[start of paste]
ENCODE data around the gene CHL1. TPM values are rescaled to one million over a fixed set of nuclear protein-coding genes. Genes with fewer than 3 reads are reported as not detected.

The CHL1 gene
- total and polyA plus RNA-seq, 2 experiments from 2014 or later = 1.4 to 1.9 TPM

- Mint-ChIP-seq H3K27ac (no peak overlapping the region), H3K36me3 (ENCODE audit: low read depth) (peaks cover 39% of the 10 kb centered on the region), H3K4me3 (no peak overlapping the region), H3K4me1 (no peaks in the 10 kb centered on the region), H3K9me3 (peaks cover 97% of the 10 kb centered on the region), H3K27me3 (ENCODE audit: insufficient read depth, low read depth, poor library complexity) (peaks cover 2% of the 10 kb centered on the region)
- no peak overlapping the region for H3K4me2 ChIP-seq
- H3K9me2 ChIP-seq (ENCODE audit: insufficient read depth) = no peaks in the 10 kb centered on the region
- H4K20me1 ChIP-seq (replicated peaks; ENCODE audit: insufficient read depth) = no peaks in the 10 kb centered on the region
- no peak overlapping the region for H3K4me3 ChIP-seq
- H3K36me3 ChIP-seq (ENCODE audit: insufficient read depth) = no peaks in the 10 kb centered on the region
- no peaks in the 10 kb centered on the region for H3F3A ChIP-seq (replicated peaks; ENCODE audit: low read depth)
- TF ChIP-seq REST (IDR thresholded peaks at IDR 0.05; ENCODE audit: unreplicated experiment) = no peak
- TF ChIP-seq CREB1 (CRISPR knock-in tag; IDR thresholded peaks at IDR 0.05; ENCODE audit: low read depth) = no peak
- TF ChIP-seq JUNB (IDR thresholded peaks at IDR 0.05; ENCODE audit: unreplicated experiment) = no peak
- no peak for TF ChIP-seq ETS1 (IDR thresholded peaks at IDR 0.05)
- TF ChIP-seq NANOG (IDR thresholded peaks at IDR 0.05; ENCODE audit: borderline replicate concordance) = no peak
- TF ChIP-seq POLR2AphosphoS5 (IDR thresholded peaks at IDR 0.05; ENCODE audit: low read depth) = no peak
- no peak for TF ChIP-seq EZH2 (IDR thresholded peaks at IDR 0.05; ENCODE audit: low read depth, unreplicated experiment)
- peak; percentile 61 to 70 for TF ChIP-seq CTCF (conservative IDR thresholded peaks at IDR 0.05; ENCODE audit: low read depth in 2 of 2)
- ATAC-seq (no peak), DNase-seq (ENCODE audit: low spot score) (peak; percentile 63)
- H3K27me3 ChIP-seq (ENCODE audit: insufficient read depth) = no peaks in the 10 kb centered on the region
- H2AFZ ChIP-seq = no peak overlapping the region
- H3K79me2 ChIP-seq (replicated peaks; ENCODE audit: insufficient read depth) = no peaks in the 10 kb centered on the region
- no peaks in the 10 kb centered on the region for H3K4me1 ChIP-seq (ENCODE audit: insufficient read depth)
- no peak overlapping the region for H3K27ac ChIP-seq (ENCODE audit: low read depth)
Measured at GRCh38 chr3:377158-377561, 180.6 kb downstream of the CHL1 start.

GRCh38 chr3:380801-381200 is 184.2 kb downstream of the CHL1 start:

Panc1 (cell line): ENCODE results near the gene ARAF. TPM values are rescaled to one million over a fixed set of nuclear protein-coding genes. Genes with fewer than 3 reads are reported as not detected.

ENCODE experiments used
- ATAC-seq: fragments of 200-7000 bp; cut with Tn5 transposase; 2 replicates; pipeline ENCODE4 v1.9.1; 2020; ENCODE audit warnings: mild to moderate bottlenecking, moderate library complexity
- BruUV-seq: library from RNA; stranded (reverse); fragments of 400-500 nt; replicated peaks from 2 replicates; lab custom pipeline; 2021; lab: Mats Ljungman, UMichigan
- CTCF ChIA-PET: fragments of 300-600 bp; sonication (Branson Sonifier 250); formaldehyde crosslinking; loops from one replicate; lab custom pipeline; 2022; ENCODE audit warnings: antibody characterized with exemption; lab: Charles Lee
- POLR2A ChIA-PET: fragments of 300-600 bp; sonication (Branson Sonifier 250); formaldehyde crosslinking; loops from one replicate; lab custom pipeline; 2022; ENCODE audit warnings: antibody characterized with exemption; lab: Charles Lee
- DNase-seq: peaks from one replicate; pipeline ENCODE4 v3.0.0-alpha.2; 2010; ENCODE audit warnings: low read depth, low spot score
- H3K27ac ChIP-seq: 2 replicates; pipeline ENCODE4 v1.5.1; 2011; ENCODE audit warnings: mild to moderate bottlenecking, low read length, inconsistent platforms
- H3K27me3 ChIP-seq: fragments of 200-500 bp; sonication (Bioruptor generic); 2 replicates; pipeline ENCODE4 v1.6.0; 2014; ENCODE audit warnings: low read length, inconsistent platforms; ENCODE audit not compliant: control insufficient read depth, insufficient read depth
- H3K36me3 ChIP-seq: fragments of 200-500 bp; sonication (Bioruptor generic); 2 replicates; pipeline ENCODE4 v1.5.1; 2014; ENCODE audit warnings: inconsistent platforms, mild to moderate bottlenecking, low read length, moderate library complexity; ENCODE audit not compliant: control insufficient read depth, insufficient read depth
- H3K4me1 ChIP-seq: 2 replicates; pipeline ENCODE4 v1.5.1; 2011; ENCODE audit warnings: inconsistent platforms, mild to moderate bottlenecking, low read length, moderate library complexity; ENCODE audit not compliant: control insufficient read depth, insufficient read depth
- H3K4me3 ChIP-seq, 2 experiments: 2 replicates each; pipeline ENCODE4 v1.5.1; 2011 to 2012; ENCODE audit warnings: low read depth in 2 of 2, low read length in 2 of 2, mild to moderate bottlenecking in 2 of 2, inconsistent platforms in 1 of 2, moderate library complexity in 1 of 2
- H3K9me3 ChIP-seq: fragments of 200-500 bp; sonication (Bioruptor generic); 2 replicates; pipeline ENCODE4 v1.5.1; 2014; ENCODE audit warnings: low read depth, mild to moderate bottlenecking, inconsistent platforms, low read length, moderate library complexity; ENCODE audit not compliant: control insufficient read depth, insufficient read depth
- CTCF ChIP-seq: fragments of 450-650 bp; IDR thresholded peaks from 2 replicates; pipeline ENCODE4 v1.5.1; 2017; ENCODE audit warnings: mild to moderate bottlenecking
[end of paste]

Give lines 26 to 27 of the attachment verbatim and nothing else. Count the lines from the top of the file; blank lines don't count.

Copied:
GRCh38 chr3:380801-381200 is 184.2 kb downstream of the CHL1 start:

Panc1 (cell line): ENCODE results near the gene ARAF. TPM values are rescaled to one million over a fixed set of nuclear protein-coding genes. Genes with fewer than 3 reads are reported as not detected.